“The late ’80s, early ’90s was the black sitcom heyday, so if you have invisibility out of that era, then there is something deeply wrong. To exclude not just a few shows but a full black renaissance around sitcoms, there’s something deeply wrong there,” she added.
Actress Erika Alexander, who played lawyer and unapologetic man-eater Maxine Shaw on “Living Single,” agreed.
“We wished our show was more available when it wasn’t,” Alexander said. “We definitely were angry that it took that long. It was, to us, a source of great insult, as if somehow we weren’t valuable enough. ”
Alexander, who currently stars on Hulu’s “Wu-Tang: An American Saga,” said the scant amount of popular and proven black shows on streaming is another example of how Hollywood’s institutional racism is detrimental to the industry’s own bottom line. “It’d be different,” she said, “if [‘Living Single’] hadn’t proved its success.”
“They stand to make money off of it,” Alexander continued, “but stuff they have in the can that they own, that they could syndicate and license, they won’t. The fact that they don’t do it is always a mystery to me. This holds up their whole umbrella.”
The core of the issue, according to Alfred L. Martin Jr., assistant professor of media studies at the University of Iowa, is that blackness is often cast by the mainstream as “extraordinarily culturally specific,” so then the shows that resonate for the black demographic writ large are defined as “niche” and therefore not as palatable for wide-ranging audiences.
But that argument appears to be moot when it comes to shows featuring majority-white casts. “ ’30 Rock,’ for instance, there were 4-ish million viewers a week and yet that show was still on the air and it was understood as this very important cultural series that is broadly available,” Martin said. The majority of the audience for “30 Rock” and its quirky “niche” partner-in-crime “Parks and Recreation” was not only largely white, but composed of 18- to 34-year-olds, a demographic advertisers salivate over.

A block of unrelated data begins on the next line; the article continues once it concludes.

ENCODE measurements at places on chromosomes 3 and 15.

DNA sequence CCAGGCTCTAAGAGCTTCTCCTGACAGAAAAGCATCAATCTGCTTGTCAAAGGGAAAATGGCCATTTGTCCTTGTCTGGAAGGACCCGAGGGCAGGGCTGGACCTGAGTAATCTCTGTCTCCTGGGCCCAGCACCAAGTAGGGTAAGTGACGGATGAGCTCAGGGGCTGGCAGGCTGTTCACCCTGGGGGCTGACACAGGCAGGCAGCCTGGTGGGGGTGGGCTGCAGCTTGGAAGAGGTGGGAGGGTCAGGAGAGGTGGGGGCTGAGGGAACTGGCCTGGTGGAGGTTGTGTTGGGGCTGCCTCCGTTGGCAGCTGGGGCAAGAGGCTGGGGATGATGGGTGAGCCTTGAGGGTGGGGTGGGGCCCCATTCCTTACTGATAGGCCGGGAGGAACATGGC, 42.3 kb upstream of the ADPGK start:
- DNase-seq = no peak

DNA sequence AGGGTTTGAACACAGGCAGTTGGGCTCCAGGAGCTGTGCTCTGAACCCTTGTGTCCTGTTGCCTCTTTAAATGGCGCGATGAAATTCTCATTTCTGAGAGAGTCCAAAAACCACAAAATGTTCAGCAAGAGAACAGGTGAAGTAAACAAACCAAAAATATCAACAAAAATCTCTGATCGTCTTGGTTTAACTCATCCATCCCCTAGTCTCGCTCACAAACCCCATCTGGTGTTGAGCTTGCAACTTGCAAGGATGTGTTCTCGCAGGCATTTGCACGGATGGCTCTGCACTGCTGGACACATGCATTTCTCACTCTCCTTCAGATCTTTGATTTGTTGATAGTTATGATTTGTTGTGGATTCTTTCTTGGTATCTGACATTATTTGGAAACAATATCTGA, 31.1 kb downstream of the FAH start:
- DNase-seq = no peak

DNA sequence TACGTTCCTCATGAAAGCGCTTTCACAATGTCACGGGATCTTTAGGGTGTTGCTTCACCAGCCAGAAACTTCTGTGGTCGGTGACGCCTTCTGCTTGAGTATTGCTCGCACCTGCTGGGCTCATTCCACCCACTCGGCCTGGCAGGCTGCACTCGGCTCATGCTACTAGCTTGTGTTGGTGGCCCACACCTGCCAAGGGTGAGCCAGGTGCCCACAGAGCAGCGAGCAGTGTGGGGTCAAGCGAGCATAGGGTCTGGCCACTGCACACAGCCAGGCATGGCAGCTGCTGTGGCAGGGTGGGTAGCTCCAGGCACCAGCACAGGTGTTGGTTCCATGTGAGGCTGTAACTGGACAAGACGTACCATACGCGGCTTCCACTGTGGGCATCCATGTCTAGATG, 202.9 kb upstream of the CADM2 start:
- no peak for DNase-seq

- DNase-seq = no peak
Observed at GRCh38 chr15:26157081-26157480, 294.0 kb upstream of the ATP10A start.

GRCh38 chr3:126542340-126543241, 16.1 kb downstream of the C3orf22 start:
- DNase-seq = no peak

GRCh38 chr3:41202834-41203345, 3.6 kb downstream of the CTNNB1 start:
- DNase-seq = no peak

The problem appears to be that only certain shows are allowed to be both niche and relevant enough to warrant a slot on a streaming slate.
“So for things like ‘Moesha,’ ‘Everybody Hates Chris,’ ‘Half and Half,’ those shows have a niche-ness to them. Even though their ratings figures are much bigger, they are understood as not as culturally resonant,” Martin said.
“There’s this continual devaluation of black audiences. Black audiences are never enough,” he said. “This broad cultural erasure is part of what is behind the lack of availability of black streaming content, because our stuff is always understood as niche, and the white stuff that none of us watch is understood as mainstream.”
Martin, who teaches a class on black TV history, often has to scramble to find the very shows he is teaching to his students, resorting to what he calls “bootleg” methods of cobbling together materials. “When we think about black TV history, we talk about ‘Amos and Andy,’ ‘Julia,’ ‘Good Times,’ and then ‘The Cosby Show’ happened and everything was right with the world. It skips over so much.”
Years ago when working on his dissertation, Martin spoke to a syndicator about securing the rights to watch a few episodes of the CBS show “Cosby,” starring Bill Cosby and Phylicia Rashad. “He was essentially like, ‘Nobody wants this thing; I’ll just send it to you,’ ” recalled Martin. “These things are just sitting somewhere on somebody’s shelf.”
This article has been updated to clarify that while some of the classic sitcoms mentioned are available online, they are on lesser-known or channel-specific sites, and not major streaming services.